Wimbledon 2011: Breaking Down the Men's Draw

AndersCorrespondent IIIJune 18, 2011

PARIS, FRANCE - JUNE 05:  (L to R) Finalists Rafael Nadal of Spain and Roger Federer of Switzerland pose for the cameras prior to the men's singles final match between Rafael Nadal of Spain and Roger Federer of Switzerland on day fifteen of the French Open at Roland Garros on June 5, 2011 in Paris, France.  (Photo by Matthew Stockman/Getty Images)
Matthew Stockman/Getty Images

Wimbledon 2011 is upon us. The draw is out, and it is time to evaluate who got lucky and who didn't.

For starters, the marathon men John Isner and Nicholas Mahut will square off in another first-round encounter. Another marathon? Probably not, but it could be fun for everyone but the two players. Let's not forget that Isner fell meagerly in the second round last year.

At the outset, one thing is clear in this year's Wimbledon: There are three favourites with one very hot dark horse coming in as fourth. Anyone outside of the top-four winning this Wimbledon would constitute a genuine surprise. 

Let's take a look at the four different quarters. 


Rafael Nadal's quarter

In the eternal debate among diehard Federer and Nadal fans, the draw is always intensely scrutinized. Who got lucky? This year, unless Nadal's man threats in his quarter lose early, it will be hard to argue that he has got anything but a tough draw. 

His first two matches against Michael Russell and Pablo Andujar/Ryan Sweeting should spell anything but trouble. None of them has made it past the second round, and none possess weapons likely to trouble the Spanish favourite, though, Sweeting may do a little bit of damage with his serve. 

In the third round lurks French Open quarter-finalist Fabio Fognini, veteran Tommy Haas, Gilles Muller or, most likely, Canadian hope and a dark horse with the bookies, Milos Raonic. 

Milos Raonic has exactly the kind of game that can give Rafa fits: an unreturnable serve. The Spanish bull has often said he dislikes playing Isner, because he gets no rhythm. The ace leader on the men's tour will not give him many balls to play with.

Raonic was the hottest name on tour this year until everything started to revolve around Novak's streak. With a less than stellar clay season, the Canadian is flying under the radar again. Early in the year, he proved to be incredibly tough mentally and showed a champion's attitude in winning close matches.

But we should not kid ourselves. As tough as Raonic might look on paper, he's played exactly three ATP, challenger or ITF futures matches on grass, namely in Halle last week. He won two before losing to the man who almost beat Rafa at last year's Wimbledon, Philip Petzschner.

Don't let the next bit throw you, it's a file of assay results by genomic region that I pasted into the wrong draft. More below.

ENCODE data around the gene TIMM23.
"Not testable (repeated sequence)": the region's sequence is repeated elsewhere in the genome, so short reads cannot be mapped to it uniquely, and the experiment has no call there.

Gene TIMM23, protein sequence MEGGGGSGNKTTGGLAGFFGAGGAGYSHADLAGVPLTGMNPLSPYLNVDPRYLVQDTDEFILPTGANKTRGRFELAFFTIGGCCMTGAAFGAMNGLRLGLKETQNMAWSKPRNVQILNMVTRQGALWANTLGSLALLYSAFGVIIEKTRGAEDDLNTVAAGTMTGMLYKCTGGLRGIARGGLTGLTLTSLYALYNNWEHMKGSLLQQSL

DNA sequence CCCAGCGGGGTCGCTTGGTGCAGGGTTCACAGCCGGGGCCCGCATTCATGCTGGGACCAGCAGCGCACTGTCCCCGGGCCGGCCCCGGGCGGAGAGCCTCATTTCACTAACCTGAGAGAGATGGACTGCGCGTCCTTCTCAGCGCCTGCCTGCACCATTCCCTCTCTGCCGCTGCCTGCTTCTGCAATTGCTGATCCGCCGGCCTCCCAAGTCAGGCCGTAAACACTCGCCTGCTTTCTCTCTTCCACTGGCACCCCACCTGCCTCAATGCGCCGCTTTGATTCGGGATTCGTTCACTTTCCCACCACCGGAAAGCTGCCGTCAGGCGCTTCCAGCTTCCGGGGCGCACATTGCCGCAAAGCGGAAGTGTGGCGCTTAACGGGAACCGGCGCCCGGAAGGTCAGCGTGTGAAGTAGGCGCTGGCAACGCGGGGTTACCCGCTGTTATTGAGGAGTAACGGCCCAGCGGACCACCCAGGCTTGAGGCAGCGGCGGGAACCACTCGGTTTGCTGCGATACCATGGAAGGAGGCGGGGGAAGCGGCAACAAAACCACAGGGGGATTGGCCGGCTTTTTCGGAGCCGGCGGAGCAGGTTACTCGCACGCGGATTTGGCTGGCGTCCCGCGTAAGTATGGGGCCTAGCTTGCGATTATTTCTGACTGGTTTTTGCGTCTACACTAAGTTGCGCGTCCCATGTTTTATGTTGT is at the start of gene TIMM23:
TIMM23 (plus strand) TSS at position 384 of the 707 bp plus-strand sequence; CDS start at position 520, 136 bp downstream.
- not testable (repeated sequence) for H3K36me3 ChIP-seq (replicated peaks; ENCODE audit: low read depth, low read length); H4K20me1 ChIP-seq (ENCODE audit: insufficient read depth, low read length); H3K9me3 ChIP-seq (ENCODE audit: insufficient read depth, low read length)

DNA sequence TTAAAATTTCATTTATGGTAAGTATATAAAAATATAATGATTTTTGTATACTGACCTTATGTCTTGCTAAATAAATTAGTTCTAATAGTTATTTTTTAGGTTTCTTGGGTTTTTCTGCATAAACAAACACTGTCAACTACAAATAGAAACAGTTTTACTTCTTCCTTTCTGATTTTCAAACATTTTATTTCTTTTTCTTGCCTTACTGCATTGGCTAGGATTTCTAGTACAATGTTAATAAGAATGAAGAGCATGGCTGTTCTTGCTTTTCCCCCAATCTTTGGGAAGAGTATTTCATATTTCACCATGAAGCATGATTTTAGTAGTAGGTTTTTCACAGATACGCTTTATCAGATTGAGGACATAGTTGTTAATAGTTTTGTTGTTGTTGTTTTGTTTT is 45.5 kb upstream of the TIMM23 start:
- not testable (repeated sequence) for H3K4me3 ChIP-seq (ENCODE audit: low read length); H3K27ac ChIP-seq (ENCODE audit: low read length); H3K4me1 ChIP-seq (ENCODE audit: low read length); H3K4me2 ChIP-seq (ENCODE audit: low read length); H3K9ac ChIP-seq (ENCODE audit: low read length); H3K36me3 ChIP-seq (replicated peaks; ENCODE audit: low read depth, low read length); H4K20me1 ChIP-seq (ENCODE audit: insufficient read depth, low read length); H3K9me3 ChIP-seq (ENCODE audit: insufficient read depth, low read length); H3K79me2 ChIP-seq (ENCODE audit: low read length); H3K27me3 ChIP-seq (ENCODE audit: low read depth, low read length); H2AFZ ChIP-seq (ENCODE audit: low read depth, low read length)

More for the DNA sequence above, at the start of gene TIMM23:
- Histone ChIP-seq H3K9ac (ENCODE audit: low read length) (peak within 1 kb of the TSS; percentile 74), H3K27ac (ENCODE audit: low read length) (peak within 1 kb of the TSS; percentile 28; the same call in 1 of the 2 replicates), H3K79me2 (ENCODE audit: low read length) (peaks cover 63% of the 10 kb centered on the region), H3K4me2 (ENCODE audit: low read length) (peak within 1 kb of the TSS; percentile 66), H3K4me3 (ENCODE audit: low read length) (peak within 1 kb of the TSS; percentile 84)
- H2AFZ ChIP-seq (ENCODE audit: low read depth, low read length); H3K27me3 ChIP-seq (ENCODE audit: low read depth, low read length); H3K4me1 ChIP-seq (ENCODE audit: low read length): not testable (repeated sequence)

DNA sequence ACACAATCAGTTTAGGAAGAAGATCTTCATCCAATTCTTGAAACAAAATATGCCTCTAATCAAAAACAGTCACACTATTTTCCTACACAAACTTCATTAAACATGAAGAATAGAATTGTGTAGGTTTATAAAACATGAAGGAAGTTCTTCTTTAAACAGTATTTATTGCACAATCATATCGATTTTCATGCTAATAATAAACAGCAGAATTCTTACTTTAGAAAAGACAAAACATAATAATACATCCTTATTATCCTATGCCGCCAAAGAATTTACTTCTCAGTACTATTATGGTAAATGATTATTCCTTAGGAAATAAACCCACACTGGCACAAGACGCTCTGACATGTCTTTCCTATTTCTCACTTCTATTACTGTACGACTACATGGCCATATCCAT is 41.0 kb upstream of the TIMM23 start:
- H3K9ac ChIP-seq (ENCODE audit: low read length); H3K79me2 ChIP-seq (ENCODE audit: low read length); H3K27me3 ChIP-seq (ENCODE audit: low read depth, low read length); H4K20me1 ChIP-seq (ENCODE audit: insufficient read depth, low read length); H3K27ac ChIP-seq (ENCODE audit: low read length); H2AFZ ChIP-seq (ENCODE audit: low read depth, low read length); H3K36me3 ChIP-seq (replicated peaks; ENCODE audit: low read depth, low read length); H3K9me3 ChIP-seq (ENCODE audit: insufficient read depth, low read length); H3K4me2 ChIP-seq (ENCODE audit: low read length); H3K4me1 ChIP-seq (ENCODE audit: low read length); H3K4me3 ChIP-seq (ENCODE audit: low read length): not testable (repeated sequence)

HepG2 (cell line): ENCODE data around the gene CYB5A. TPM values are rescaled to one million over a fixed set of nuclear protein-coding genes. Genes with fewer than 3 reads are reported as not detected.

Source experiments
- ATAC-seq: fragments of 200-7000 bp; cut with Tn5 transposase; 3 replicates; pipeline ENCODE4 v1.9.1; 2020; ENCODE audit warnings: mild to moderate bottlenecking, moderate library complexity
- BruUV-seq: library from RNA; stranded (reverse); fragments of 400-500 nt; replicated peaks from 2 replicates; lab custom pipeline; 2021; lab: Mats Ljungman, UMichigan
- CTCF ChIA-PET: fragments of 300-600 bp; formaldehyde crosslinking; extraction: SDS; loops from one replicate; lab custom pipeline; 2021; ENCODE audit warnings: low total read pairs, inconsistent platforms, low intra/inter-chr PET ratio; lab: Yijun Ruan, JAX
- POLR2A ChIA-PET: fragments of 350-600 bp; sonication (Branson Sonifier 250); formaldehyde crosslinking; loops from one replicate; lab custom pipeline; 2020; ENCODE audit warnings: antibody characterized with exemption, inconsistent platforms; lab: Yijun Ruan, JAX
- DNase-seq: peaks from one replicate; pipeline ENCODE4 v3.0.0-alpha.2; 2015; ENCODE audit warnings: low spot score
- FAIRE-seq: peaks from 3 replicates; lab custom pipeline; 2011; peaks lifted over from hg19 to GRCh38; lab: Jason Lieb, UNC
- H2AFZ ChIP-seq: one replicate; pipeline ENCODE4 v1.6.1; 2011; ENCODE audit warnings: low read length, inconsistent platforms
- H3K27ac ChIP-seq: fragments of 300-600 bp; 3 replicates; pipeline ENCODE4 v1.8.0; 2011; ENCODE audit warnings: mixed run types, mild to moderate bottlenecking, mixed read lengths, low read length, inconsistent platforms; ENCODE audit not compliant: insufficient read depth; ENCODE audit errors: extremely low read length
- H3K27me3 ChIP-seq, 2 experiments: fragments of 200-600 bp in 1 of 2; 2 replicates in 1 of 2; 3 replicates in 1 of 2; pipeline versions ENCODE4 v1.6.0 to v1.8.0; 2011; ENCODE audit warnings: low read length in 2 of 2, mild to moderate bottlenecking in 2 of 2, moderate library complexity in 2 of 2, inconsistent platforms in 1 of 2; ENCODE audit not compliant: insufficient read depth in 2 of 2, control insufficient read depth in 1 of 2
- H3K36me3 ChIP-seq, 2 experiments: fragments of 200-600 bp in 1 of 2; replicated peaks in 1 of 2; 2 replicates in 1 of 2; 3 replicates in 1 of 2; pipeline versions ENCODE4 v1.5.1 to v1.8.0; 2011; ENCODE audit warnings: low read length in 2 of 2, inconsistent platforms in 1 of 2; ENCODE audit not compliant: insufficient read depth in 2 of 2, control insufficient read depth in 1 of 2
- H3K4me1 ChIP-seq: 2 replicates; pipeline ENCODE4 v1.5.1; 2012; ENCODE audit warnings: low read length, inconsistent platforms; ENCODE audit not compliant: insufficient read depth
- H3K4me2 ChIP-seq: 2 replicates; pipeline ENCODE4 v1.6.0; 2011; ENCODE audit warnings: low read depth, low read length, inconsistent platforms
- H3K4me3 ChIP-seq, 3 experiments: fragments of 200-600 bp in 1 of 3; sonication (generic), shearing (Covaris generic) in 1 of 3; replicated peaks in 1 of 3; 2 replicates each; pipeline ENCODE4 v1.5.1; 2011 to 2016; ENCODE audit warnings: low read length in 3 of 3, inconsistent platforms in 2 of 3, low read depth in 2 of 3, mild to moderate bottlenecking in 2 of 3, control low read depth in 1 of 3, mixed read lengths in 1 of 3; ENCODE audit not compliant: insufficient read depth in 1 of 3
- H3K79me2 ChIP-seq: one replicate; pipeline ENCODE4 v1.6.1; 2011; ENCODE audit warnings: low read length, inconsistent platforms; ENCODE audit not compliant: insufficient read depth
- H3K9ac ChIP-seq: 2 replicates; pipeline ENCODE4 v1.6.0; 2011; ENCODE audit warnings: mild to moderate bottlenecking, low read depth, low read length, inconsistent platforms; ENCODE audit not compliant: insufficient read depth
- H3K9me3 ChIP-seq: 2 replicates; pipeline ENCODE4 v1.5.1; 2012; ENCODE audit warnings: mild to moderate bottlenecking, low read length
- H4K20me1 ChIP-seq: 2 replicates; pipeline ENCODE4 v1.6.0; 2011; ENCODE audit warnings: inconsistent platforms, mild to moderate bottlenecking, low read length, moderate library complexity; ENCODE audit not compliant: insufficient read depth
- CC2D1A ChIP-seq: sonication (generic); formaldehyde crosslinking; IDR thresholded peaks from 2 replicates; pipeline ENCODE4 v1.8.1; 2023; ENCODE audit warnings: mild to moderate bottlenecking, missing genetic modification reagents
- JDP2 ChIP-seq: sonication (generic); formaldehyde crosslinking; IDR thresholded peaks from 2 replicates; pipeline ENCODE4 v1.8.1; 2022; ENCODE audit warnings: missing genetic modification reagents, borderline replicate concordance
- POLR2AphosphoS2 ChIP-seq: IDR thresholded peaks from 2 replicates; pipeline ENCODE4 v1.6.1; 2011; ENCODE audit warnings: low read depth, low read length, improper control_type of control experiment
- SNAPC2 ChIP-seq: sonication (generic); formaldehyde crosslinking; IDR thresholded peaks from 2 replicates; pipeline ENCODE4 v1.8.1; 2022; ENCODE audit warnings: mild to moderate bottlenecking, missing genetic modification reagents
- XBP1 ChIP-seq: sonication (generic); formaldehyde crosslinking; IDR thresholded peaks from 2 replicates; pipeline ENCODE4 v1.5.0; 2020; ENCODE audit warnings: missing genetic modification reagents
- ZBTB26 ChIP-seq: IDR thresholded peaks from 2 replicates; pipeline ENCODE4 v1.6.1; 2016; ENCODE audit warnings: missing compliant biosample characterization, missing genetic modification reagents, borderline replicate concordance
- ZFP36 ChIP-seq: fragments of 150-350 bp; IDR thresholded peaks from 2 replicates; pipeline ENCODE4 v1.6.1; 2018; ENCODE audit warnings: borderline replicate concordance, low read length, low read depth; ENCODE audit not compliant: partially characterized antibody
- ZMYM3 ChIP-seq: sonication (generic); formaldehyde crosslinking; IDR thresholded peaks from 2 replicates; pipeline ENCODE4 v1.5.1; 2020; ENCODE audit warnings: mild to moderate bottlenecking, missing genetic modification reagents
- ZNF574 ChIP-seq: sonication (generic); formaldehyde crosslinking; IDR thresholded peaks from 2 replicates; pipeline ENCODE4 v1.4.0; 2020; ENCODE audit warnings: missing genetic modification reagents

Does this look like a man capable of beating Rafa on his second favoured surface? Hardly. Then again, never say never.

The fourth round presents a potential match-up with the one guy none of the four top players wanted in their bracket—Juan Martin Del Potro. Again, this looks really tough, but we should not overestimate Delpo on grass.

Though being the fifth most favoured guy amongst the odd makers, Delpo has never proceeded past the second round of Wimbledon. Not even in his 2009 year, where he got to the quarters or better at every other Slam.

Don't get me wrong, Delpo is a tough fourth-round opponent, but more so on hard court or clay. On grass, the balls don't sit up in his striking zone, and the 1.98 meter tall Tandil native loses some of his height advantage. Nevertheless, his serve and impeccable groundstrokes makes him a player to fear on any surface.

The second most realistic fourth round Rafa opponent would be Giles Simon. But since both Delpo and Djoko beat him convincingly in exhibition matches this week, I would count on Delpo.

Potential quarterfinal opponents include Mardy Fish, Radek Stepanek, Fernando Verdasco and last year's finalist, Tomas Berdych. Berdych also fell to Petzschner in Halle this year and is yet to produce the form that saw him rise to a genuine Slam contender last year. He has the talent, but has he got the form? I doubt it.


Prediction: Rafa will make his way through to the semis with few bumps on the way, most notably by Delpo.

Dark horses: Fish, Raonic, Del Potro and Berdych.  


Andy Murray's quarter

As in the French Open, Murray seems gifted with a relatively easy draw. He showed excellent form last week by winning Queens and if he is anywhere near that form, there should be no trouble for him in the first three rounds against players like Daniel Gimeno-Traver (first round), Tobias Kamke/Blaz Kavcic (second round)  or Ivan Ljubicic/Marin Cilic (third round).

The real trouble starts in the fourth where he can meet the dangerous floaters Stan "The Man" Wawrinka or Frenchman Richard Gasguet, whose best Grand Slam result came at Wimbledon 2007, where he lost to Federer in the semis. Moreover, based on winning percentage, grass is Gasquet's best surface and given how well he just played on clay, the streaky Frenchman should not be counted out beforehand.

On a good day, Wawrinka, but especially Gasquet, can trouble anyone. But take down an Andy Murray in full flight? Unlikely.

While the Scotsman hasn't yet won a major title, he has never let truly his fans down at Wimbledon, reaching the quarters and two semis in the last three years.

Potential quarterfinal opponents includes Gael Monfils, Feliciano Lopez, Ivo Karlovic, Janko Tipsarevic and, most likely in my opinion, three-time Wimbledon runner-up Andy Roddick, the man who beat Murray in the 2009 semifinal.

Can he do that again just two years down the road? I would love for Roddick to win one more slam, but it ain't gonna happen. The top-four is a level beyond him, and though his Wimbledon credentials should not be taken lightly, I do not seem him making it to the semis.